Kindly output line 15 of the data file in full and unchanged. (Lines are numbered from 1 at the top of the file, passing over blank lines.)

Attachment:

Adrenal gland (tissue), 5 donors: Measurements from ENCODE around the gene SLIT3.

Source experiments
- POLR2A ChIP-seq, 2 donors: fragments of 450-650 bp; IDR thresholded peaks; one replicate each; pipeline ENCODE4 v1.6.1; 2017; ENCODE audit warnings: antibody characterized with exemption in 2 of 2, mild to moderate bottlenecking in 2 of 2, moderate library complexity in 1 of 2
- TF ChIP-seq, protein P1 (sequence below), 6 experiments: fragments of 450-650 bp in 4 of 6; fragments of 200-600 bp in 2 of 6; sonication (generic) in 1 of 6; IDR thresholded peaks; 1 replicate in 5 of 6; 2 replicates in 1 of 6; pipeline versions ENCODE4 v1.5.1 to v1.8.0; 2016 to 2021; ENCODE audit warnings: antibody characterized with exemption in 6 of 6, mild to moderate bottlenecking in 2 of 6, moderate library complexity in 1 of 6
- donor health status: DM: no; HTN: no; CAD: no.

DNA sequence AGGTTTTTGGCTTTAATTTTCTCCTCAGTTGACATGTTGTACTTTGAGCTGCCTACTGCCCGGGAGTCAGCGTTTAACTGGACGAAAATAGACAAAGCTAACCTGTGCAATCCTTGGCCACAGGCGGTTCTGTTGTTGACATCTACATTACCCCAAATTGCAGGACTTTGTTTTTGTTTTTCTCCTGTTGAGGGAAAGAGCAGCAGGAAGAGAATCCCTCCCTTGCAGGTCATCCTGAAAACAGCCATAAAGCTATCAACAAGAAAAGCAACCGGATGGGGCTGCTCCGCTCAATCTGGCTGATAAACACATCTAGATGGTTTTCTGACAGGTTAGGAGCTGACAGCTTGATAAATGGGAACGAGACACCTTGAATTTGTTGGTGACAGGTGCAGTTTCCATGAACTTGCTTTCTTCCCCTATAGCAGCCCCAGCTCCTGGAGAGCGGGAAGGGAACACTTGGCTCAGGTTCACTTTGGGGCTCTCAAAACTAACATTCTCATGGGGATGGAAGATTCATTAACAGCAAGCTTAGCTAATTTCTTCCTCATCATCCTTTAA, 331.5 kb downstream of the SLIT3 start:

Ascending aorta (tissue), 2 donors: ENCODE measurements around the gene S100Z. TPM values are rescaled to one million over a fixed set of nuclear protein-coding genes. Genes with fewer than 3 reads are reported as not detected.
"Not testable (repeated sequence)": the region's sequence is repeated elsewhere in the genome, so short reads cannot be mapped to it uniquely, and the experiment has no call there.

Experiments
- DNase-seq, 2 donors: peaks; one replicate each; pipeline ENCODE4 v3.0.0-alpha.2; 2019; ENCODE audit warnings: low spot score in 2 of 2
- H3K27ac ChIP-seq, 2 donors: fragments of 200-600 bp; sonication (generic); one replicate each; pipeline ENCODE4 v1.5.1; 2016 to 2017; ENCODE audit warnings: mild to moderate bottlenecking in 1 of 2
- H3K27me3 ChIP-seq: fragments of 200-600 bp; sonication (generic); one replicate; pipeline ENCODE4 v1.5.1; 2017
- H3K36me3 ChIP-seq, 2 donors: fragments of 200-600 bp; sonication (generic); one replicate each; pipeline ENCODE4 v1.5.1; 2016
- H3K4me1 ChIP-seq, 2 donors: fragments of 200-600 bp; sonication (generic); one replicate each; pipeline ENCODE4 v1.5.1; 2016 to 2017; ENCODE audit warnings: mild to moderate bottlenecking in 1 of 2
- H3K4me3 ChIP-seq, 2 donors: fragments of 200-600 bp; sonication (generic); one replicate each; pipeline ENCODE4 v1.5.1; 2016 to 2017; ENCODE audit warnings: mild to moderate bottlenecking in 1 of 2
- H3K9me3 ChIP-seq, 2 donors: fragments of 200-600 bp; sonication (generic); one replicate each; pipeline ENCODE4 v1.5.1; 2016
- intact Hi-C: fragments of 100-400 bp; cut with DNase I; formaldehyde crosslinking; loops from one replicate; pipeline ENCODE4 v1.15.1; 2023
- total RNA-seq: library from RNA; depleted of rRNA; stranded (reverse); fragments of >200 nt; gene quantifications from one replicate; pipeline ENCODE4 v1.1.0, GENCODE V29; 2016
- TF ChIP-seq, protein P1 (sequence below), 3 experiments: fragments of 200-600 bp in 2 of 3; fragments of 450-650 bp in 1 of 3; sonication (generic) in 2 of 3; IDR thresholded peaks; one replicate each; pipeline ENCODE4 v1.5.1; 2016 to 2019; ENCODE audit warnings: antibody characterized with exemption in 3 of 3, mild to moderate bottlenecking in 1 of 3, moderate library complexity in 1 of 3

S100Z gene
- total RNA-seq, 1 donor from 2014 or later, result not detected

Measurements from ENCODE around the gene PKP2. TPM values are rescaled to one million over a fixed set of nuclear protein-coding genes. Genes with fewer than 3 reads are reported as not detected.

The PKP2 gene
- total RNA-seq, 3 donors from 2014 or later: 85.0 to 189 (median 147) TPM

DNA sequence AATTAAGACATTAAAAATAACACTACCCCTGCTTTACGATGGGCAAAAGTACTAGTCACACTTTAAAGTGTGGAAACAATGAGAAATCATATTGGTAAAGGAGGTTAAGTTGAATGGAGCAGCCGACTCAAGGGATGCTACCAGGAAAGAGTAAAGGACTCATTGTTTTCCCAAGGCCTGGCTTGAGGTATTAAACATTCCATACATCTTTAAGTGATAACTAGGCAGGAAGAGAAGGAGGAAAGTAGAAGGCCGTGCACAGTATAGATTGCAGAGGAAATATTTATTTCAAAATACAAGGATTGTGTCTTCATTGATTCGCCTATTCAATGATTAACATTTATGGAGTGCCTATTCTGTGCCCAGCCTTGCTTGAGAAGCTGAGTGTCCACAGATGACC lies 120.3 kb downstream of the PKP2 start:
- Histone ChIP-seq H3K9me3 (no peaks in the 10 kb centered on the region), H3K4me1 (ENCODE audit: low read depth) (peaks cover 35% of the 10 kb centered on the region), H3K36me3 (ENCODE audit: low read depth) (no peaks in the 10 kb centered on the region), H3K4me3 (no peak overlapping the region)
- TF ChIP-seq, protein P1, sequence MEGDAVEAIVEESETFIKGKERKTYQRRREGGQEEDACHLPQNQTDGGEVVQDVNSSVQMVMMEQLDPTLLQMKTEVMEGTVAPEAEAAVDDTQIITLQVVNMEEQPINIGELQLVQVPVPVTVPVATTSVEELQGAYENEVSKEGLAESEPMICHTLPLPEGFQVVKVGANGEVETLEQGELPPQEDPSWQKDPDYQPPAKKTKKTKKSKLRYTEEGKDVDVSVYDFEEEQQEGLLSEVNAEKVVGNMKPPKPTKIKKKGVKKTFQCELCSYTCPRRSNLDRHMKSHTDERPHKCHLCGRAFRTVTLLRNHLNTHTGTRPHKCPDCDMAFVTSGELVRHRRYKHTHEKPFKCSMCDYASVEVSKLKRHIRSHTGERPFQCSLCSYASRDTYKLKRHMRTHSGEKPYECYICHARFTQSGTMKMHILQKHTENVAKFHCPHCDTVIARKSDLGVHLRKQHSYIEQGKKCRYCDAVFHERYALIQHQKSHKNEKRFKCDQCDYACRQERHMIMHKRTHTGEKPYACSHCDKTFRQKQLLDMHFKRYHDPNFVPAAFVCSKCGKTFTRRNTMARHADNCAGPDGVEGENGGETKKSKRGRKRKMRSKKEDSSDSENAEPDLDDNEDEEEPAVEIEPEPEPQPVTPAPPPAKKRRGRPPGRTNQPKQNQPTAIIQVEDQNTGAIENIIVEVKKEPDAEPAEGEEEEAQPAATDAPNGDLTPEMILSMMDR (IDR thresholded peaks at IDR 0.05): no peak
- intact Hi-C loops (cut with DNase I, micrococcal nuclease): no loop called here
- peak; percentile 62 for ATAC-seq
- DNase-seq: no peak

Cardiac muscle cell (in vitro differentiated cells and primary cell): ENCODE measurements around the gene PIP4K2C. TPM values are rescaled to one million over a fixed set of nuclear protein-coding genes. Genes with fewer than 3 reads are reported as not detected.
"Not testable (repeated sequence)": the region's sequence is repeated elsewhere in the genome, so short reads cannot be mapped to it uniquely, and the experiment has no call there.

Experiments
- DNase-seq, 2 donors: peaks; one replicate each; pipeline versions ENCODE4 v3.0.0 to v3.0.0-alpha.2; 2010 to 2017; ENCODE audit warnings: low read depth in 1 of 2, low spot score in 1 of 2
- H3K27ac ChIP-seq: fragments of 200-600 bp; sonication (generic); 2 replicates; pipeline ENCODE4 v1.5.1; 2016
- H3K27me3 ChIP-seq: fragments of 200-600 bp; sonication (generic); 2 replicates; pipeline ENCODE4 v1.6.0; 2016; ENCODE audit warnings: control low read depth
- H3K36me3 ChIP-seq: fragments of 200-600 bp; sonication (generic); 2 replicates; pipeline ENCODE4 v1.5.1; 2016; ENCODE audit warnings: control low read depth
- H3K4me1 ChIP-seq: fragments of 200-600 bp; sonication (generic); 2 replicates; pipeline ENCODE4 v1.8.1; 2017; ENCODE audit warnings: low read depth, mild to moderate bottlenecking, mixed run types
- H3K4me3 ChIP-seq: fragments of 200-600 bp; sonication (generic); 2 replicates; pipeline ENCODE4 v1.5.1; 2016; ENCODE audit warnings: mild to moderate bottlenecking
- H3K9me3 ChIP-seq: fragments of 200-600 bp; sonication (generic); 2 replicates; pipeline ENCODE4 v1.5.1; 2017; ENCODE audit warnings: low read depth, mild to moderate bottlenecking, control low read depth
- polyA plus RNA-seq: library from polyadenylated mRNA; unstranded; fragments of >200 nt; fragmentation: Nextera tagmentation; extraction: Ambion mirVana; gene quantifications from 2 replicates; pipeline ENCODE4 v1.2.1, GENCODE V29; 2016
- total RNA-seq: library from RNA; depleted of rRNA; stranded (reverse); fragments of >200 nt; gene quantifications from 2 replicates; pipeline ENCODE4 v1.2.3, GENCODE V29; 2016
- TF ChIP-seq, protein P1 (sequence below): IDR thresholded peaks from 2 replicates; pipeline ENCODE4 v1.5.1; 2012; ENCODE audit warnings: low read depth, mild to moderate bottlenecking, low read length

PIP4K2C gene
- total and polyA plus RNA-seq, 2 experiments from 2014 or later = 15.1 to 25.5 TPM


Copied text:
- H3K4me3 ChIP-seq, 2 donors: fragments of 200-600 bp; sonication (generic); one replicate each; pipeline ENCODE4 v1.5.1; 2016 to 2017; ENCODE audit warnings: mild to moderate bottlenecking in 1 of 2